The unique robotic control techniques, according to an embodiment of the present invention, form a core component of a kinematic simulation, which includes a stated system, as described above combined with a configurable control system comprised of a velocity control system and a position control system. The control system is robust enough to be generated automatically, yet flexible enough to give the designer full control over behavior when desired. Velocity and position controls are described below.

The core velocity-control framework is based on the Jacobian equation:
V=J(q){dot over (q)}*,  (1),

wherein V is an m-length vector representation of the motion of the end effectors (for example, linear and angular velocities referenced to points rigidly attached to parts of the robot); q is the vector of joint positions, {dot over (q)}* is the n-length vector formed by augmenting {dot over (q)} with the linear and angular velocity of the base link; and J is the mn Jacobian, a function of q. When the robotic mechanism is kinematically redundant, the dimension of V is less than the dimension of q (m<n), and Equation 1 is under constrained when V is specified. By using V to represent motion of one link relative to another, Equation 1 can support self-connecting mechanisms.

The control framework calculates joint rates and base motion {dot over (q)}* that best achieve a desired set of end-effector motions, V, by building on the method described in “On the Implementation of Velocity Control for Kinematically Redundant Manipulators,” J. D. English and A. A. Maciejewski, IEEE Trans. on Sys., Man, and Cybernetics—Part A: Systems and Humans, vol. 30, no. 3, May 2000, pp. 233-237, which uses a scalar α, a matrix function W(q), and a vector function F(q) to solve for {dot over (q)}* as follows: q . * = [ J N J T W ] - 1 [ V - α N J T F ] , ( 2 )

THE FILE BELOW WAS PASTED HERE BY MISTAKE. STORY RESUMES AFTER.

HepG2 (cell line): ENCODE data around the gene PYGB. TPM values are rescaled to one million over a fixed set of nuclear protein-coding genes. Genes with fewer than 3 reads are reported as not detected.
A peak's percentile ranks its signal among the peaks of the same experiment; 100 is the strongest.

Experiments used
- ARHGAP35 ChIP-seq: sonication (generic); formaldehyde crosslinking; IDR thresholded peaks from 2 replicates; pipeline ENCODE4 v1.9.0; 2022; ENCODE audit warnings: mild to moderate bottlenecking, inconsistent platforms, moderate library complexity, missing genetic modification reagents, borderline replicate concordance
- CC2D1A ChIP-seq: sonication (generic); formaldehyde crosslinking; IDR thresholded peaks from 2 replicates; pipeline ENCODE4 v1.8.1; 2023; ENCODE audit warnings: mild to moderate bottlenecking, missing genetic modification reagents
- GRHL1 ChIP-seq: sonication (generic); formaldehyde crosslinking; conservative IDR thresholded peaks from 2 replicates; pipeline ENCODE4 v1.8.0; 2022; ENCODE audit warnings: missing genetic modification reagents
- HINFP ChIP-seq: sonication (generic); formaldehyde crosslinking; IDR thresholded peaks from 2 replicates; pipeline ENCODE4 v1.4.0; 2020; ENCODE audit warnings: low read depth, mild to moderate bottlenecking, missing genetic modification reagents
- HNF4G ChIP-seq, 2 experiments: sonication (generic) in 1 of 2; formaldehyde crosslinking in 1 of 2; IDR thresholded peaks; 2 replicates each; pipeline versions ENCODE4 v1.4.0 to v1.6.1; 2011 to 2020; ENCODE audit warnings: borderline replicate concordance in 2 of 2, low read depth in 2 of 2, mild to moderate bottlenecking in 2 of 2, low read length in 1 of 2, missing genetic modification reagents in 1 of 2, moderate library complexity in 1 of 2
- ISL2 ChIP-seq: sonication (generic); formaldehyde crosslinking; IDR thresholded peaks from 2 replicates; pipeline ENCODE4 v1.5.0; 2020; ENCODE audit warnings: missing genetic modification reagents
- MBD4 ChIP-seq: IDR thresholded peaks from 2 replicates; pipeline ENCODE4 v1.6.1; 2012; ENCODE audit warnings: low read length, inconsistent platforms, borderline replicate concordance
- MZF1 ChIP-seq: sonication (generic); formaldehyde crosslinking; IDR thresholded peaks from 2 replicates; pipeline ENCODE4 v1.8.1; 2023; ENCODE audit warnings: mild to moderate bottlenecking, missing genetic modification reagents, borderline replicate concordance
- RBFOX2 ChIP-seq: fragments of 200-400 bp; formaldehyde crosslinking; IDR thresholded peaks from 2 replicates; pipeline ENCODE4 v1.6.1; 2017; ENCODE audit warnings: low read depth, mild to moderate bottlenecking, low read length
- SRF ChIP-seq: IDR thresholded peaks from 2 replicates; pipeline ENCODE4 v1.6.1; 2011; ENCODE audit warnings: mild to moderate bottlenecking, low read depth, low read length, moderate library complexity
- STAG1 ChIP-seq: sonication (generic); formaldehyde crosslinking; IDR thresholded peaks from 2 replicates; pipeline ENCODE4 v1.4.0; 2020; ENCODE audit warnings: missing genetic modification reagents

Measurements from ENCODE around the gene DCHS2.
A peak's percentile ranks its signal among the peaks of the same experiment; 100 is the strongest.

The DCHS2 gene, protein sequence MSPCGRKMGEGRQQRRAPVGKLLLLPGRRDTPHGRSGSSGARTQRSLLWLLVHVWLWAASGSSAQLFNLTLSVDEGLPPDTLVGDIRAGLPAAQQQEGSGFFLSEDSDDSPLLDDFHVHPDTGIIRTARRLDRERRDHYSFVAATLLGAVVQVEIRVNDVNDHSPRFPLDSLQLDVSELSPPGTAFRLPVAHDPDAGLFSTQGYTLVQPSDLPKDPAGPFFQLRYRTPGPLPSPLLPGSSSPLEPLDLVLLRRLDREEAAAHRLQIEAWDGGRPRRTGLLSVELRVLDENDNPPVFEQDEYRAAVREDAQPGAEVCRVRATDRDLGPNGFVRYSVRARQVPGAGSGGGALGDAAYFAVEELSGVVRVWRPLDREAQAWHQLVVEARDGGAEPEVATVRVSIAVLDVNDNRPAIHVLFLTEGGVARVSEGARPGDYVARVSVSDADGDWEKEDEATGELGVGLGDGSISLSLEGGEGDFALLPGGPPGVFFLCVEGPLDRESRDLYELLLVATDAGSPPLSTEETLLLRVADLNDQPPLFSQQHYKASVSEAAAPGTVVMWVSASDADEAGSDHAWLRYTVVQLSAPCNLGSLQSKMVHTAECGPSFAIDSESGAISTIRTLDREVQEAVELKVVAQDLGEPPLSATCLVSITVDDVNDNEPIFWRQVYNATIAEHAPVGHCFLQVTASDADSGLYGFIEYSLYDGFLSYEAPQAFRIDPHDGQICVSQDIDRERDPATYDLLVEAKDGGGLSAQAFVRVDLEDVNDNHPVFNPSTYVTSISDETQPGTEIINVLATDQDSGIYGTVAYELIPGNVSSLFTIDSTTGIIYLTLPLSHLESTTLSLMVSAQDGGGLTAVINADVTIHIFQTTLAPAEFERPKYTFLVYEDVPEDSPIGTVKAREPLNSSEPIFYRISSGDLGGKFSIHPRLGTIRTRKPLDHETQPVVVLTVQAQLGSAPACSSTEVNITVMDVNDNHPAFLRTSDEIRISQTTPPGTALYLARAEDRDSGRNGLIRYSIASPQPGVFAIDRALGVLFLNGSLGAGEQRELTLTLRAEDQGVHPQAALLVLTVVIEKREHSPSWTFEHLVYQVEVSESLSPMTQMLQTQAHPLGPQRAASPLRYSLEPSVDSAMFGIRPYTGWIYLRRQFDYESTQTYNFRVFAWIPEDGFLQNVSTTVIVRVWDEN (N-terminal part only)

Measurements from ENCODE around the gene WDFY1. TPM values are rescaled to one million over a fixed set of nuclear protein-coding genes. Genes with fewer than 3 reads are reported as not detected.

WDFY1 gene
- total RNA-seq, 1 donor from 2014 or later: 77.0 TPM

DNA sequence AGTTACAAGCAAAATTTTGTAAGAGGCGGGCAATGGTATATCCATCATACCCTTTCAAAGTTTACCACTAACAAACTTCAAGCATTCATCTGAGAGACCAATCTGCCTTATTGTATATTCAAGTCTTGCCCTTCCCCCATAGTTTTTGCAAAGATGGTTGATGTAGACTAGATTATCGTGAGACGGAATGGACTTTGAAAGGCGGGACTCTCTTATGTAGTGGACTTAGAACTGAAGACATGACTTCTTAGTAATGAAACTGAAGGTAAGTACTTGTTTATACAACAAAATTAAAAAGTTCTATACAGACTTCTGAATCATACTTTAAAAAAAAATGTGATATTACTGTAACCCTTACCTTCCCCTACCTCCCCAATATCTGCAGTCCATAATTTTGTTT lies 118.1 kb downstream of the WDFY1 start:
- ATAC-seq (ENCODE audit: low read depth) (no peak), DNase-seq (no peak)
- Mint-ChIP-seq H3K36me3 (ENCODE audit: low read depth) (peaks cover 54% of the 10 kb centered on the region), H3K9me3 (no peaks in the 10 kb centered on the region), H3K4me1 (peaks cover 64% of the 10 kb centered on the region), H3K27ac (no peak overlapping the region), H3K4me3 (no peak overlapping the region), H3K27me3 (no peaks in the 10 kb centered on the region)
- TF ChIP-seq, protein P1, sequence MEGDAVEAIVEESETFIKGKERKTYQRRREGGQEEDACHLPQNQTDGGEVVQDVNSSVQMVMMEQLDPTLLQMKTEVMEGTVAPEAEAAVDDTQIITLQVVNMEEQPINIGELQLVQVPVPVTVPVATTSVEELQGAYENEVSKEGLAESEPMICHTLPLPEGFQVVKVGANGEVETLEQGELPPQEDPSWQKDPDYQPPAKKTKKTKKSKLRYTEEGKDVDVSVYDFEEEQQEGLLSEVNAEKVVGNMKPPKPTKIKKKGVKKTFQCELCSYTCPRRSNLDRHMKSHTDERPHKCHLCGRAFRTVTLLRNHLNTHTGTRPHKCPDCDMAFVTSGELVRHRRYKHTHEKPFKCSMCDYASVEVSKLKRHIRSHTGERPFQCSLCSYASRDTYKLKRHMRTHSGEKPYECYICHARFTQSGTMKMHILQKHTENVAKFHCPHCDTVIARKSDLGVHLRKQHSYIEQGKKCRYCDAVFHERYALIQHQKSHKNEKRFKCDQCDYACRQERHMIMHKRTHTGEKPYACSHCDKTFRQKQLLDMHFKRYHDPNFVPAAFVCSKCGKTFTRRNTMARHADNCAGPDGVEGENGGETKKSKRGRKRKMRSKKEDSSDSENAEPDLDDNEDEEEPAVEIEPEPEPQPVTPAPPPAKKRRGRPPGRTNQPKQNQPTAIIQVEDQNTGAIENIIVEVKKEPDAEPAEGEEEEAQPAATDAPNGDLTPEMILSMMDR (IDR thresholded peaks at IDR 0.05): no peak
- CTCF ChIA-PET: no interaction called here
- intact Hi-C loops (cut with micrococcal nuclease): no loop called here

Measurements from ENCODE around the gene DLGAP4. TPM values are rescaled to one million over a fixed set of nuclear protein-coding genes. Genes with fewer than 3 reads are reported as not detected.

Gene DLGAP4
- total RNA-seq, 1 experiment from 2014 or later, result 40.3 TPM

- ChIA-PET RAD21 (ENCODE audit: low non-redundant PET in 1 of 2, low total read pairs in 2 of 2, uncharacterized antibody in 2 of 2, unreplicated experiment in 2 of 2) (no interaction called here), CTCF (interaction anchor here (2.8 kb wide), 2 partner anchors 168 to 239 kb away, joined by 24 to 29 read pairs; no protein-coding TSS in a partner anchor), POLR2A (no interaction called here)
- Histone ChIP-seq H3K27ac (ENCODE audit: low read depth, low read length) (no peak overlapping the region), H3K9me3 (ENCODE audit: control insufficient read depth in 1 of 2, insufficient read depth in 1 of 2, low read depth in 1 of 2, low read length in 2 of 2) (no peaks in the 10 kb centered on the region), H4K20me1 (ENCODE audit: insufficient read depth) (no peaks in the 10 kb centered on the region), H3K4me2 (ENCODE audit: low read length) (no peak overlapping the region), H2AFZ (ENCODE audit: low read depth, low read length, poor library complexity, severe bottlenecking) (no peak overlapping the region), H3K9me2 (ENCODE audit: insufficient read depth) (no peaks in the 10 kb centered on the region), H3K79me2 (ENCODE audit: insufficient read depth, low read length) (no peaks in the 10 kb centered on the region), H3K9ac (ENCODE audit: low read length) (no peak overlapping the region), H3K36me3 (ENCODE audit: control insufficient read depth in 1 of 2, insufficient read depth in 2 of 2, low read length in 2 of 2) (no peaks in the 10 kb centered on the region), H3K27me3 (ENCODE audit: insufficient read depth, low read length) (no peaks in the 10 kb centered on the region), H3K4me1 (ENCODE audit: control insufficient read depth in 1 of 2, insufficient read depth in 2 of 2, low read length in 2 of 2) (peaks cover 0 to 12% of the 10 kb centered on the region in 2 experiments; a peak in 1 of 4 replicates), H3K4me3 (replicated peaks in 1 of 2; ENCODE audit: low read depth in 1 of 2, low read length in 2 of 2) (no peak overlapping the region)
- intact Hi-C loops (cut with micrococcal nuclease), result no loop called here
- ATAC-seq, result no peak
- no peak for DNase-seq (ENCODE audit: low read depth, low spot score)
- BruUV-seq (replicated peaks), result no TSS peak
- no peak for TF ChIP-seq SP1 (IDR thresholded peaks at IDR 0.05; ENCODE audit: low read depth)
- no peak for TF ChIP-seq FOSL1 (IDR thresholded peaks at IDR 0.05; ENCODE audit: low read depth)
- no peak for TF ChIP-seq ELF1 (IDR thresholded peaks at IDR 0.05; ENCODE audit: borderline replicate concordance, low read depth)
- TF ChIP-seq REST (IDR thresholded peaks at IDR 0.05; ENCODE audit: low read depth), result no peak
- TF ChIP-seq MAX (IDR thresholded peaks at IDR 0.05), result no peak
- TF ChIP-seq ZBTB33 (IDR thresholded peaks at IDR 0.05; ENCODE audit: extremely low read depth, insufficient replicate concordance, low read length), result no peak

wherein NJ is an n(n−m) set of vectors that spans the null space of J. That is, JNJ=0, and NJ has rank (n−m). NJ is generally a function of q. By just changing the values of α, W, and F(q), many new and most established velocity-control techniques can be implemented, including pseudoinverse control (e.g., see “Review of Pseudoinverse Control for Use with Kinematically Redundant Manipulators,” C. A. Klein and C. H. Huang, IEEE Trans. on Sys., Man, and Cybernetics, vol. SMC-13, pp. 245-250, March/April 1983), weighted pseudoinverse control (e.g., see “Robot Manipulability,” K. L. Doty, C. Melchiorri, E. M. Schwartz, and C. Bonivento, IEEE J. Robot. Automat., vol. 11, pp. 462-468, June 1995), augmented Jacobian techniques (e.g., see “Task Space Tracking with Redundant Manipulators,” O. Egeland, IEEE J. Robot. Automat., vol. RA-3, pp. 471-475, October 1987 and “Configuration Control of Redundant Manipulators: Theory and Implementation,” H. Seraji, IEEE Trans. Robot. Automat., vol. 5, pp. 472-490, August 1989), extended Jacobian techniques (e.g., see “Kinematic Programming Alternatives for Redundant Manipulators,” J. Baillieul, Proc. 1985 IEEE Int. Conf. Robot. Automat., St. Louis, Mo., Mar. 25-28, 1985, pp. 722-728 and “Improved Configuration Control for Redundant Robots,” H. Seraji and R. Colbaugh, J. Robot. Syst., vol. 7, no. 6, pp. 897-928, 1990), and projection methods (e.g., see “Optimal Rate Allocation in Kinematically Redundant Manipulators—The Dual Projection Method,” M. Z. Huang and H. Varma, Proc. 1991 IEEE Int. Conf Robot. and Automat., Philadelphia, Pa., Apr. 24-29, 1988, pp. 28-36 and “An Efficient Gradient Projection Optimization for Manipulators with Multiple Degrees of Redundancy,” H. Zghal, R. V. Dubey, and J. A. Euler, Proc. IEEE 1990 Int. Conf. Robot. and Automat., Cincinnati, Ohio, May 13-18, 1990, pp. 1006-1011). These techniques can be used to optimize criteria such as balance, collision avoidance, joint-limit avoidance, and strength optimization.